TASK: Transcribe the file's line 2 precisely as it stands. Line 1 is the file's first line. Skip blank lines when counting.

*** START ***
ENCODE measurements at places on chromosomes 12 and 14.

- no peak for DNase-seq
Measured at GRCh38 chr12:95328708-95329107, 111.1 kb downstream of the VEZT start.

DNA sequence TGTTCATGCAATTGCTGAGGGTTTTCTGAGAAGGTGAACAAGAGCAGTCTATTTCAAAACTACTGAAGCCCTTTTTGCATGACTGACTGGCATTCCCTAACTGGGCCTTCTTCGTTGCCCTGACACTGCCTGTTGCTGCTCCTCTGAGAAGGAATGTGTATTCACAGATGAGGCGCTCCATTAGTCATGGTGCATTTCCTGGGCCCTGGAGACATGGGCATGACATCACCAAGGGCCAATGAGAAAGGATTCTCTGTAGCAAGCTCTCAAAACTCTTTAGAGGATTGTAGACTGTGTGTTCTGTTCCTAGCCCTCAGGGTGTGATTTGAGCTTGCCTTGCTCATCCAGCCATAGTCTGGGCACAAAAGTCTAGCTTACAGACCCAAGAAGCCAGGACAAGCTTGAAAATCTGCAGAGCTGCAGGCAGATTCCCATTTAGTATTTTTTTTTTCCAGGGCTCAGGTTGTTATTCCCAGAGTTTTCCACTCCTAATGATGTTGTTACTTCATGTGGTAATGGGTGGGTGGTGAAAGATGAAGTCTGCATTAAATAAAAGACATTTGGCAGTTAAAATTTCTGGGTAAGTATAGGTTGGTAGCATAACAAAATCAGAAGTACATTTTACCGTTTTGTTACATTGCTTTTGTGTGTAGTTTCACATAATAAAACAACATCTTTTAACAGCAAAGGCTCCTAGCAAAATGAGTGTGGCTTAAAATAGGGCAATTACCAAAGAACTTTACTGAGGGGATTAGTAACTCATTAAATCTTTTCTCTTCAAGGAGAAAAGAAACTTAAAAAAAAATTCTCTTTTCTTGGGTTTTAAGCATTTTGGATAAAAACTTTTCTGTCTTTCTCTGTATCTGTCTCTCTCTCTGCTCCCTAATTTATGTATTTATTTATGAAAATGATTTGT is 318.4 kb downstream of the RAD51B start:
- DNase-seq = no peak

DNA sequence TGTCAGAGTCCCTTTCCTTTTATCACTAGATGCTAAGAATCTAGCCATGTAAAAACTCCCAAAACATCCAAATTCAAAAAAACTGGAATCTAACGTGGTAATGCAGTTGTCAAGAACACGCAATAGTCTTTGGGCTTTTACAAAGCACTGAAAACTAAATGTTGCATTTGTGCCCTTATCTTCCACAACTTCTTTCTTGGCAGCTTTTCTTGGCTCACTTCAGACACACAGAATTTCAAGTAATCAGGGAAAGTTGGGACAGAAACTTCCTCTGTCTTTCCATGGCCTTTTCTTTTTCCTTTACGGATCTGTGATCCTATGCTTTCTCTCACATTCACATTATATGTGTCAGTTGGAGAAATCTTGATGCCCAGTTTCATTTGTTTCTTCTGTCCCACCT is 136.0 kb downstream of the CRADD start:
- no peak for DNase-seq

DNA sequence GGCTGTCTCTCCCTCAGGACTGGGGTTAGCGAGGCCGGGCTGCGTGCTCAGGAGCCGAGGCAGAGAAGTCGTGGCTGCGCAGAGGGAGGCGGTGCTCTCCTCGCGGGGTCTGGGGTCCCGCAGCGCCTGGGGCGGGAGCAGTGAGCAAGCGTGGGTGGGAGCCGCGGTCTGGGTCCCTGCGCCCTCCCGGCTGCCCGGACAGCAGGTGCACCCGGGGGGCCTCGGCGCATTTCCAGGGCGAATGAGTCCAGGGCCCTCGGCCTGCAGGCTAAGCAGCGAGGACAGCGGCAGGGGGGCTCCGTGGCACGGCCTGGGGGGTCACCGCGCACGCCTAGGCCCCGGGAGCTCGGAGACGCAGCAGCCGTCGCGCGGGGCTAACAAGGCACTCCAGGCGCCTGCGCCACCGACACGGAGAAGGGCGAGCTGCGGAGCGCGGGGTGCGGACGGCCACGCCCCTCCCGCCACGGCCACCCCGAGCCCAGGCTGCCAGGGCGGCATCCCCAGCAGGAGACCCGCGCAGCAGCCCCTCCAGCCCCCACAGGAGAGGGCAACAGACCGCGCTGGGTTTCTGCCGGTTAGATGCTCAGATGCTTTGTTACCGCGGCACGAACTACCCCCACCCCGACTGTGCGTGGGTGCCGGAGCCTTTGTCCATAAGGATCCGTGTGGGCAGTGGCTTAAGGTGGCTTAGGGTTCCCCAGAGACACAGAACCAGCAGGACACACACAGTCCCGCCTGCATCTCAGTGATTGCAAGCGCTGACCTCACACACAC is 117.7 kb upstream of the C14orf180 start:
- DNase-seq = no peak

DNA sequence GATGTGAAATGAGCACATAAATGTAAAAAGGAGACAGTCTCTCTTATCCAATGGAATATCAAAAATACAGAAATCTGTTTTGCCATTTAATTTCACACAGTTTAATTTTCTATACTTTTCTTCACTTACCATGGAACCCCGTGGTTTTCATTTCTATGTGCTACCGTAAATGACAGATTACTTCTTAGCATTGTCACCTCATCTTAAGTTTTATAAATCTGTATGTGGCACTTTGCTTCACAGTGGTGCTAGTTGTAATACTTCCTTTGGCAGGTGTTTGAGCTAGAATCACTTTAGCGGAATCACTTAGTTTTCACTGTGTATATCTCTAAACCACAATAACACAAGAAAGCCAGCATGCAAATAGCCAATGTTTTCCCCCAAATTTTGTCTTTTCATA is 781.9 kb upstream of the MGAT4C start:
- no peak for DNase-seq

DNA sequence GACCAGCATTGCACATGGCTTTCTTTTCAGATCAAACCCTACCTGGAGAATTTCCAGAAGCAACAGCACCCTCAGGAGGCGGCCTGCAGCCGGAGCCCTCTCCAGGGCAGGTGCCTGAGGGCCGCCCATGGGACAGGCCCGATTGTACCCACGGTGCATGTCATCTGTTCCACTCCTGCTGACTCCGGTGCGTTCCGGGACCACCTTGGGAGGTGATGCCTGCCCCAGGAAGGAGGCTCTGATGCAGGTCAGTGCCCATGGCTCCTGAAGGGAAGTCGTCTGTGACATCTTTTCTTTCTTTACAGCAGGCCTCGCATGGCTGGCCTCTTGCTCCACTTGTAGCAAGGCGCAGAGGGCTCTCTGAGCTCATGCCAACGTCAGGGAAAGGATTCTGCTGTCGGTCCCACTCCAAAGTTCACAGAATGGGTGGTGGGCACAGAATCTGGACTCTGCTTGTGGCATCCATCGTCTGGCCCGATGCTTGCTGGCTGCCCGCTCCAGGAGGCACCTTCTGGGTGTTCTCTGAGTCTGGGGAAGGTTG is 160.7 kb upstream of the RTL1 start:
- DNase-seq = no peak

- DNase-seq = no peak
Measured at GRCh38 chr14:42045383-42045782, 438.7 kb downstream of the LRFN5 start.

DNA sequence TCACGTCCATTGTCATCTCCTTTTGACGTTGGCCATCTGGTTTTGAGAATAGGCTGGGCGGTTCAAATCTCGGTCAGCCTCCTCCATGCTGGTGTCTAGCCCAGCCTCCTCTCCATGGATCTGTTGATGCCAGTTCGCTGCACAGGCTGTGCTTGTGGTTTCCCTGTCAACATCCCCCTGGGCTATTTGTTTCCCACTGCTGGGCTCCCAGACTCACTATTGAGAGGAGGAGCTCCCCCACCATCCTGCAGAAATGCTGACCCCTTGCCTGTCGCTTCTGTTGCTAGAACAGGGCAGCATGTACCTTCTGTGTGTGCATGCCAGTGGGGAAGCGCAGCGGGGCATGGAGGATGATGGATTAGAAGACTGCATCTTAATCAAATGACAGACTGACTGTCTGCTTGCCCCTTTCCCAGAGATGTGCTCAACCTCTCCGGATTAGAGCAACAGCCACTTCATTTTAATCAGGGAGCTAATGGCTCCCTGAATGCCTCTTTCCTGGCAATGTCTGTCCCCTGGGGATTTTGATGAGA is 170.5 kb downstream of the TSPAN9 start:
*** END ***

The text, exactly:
- no peak for DNase-seq